Posts Tagged ‘Tesla Motors’


June 25th, 2010 admin Comments off

Time flies. It was just about a year ago that ThatCarBlog kicked off with my inaugural post.  A lot has happened since then:  Cash For Clunkers came and went; the American Recovery and Reinvestment Act doled out several billion dollars to help improve the fuel efficiency of our vehicles, primarily through electrification; automobile manufacturers introduced a few new interesting vehicles; a few Toyota Priuses got Christined and took their drivers on a wild ride; oh, and BP broke something that they don’t know how to fix…

Unfortunately, I’ve been busy the past month, and haven’t had time for a single update.  To my recollection though, not much has happened during the past few weeks, automotively speaking.  We’re still waiting for the public release of the Chevy Volt and Nissan Leaf later this year – signifying the mass-market introduction of plug-in hybrid and all-electric vehicles in the U.S.  (One thing that has happened is that a few automotive journalists have had the chance to drive the Leaf, and were quite impressed!)  Mercedes did reveal the first prototype of the all-electric version of their SLS AMG, which is drop-dead gorgeous, although the color-scheme for the prototype is questionable…  Tesla Motors’ initial public offering of stock is right around the corner, with much speculation as to whether it’ll be a success or a flop.  …Oh, and BP has done basically nothing to stop the oil-geyser that they created in the Gulf of Mexico, despite spending over $2.3 billion.

…OK, so maybe a lot has been going on in the last month. The automotive world doesn’t stop just because I don’t have time to think about it.  (Or because the World Cup is happening.  …Hhhmmm, maybe that’s why I haven’t had time for ThatCarBlog in the last couple of weeks!)

Anyway, Happy Birthday to ThatCarBlog.  Thanks for reading!  Now, it’s time for Brazil v. Portugal!

Missing the Point

January 7th, 2010 admin Comments off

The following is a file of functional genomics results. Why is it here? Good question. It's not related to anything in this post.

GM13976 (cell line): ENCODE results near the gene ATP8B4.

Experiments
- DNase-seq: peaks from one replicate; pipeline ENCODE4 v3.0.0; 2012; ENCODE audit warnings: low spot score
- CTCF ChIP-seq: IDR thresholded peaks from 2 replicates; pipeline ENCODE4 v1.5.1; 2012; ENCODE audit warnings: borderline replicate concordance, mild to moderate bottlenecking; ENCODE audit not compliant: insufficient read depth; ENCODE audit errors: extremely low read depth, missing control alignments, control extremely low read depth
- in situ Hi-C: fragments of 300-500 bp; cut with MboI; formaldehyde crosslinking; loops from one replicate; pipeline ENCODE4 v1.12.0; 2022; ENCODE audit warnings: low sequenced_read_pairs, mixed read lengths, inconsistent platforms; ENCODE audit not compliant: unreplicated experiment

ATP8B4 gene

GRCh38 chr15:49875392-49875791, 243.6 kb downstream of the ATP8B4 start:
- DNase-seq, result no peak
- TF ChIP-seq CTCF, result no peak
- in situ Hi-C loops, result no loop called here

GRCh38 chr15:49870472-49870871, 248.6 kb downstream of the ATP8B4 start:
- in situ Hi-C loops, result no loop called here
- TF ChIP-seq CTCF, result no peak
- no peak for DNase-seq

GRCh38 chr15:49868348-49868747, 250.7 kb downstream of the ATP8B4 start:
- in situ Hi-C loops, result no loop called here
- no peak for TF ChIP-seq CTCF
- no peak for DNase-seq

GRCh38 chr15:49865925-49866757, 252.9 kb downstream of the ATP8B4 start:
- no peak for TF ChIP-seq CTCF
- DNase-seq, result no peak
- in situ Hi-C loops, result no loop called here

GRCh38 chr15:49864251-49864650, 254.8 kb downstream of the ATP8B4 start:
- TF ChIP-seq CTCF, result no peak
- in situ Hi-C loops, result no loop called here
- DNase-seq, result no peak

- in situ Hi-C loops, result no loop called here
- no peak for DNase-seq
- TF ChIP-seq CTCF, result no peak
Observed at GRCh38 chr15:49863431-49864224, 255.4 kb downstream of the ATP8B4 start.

The fuel-economy of our nation’s light-duty vehicle fleet has been roughly stagnant for the past three decades, following a significant (but unsustained) improvement just after the Corporate Average Fuel Economy (CAFE) rules were enacted in 1975.  And although our cars’ fuel-economy hasn’t really improved, their efficiency certainly has.  We’re certainly moving around a lot more mass, a lot faster, on the same amount of fuel (per car) we were using 30 years ago. The problem is, all this technology packed into our automobiles has been engineered almost entirely to give us more performance (a 1980 Honda Accord had less than 80 hp; today’s base-model is approaching 200) and move us around in a lot more luxury (with a resulting heft of 3200 lbs for today’s Accord, a gain of a half-ton over the 1980 version) than we ever thought possible, at the complete expense of fuel-economy.  (I know, it’s a result of market demand…  But the best marketers are experts at selling us what we don’t need.)

These days, hybrid technology seems to be the solution to significant increases in fuel-economy, as it becomes ever more difficult to squeeze further efficiency improvements from conventional powertrains.  But BMW has taken a different tack with their ActiveHybrid X6.  Touted as “the world’s most powerful hybrid,” BMW starts with a 4.4-liter, 400 hp V8 internal combustion engine – which, until recent years, would have been enough of a beast to power anything but vehicles of near-supercar status – and integrates it with not one, but TWO electric motors totaling an additional 174 hp.  And sure, the combined 574 horses will be enough to provide incredible acceleration in this nearly 3-ton mammoth, but … what’s the point?

2010 BMW X6 ActiveHybrid

2010 BMW X6 ActiveHybrid

The X6 ActiveHybrid starts at a base price of nearly $90k.  At that price-level, you could almost have a Tesla Roadster, or one of the other upcoming EVs or PHEVs with phenomenal performance and actual environmental benefits.  Granted, the X6 will carry a little more gear than a Roadster.  But, it’s ugly – no matter what powertrain is under the skin.  The X6 looks like the answer to a question that nobody asked.  And while I’m sure it, like all BMWs, offers a driving experience more exhilarating than the majority of other cars on the road, I can’t help but think of it as a caricature of a Honda CRX.

I hope automakers don’t repeat the trend of the past 3 decades, by following BMW’s example of continuing to utilize efficiency-improving technology to increase performance while sacrificing potential fuel-economy benefits. Fortunately, due to the recent and long-overdue increase in CAFE standards, this trend may be thwarted.  At least, as it was in the 1980s, temporarily.

Electric Eye Candy

December 16th, 2009 admin 1 comment

A decade ago, Toyota showed us that transportation could be efficient but boring when they introduced the first generation Prius.  A few years ago, Tesla wowed the world (well, at least the automotive world – or rather, the green-sports-car-world) with its Roadster, showing that fast can be efficient and sexy all at once.  Then came Fisker‘s Karma.  And others…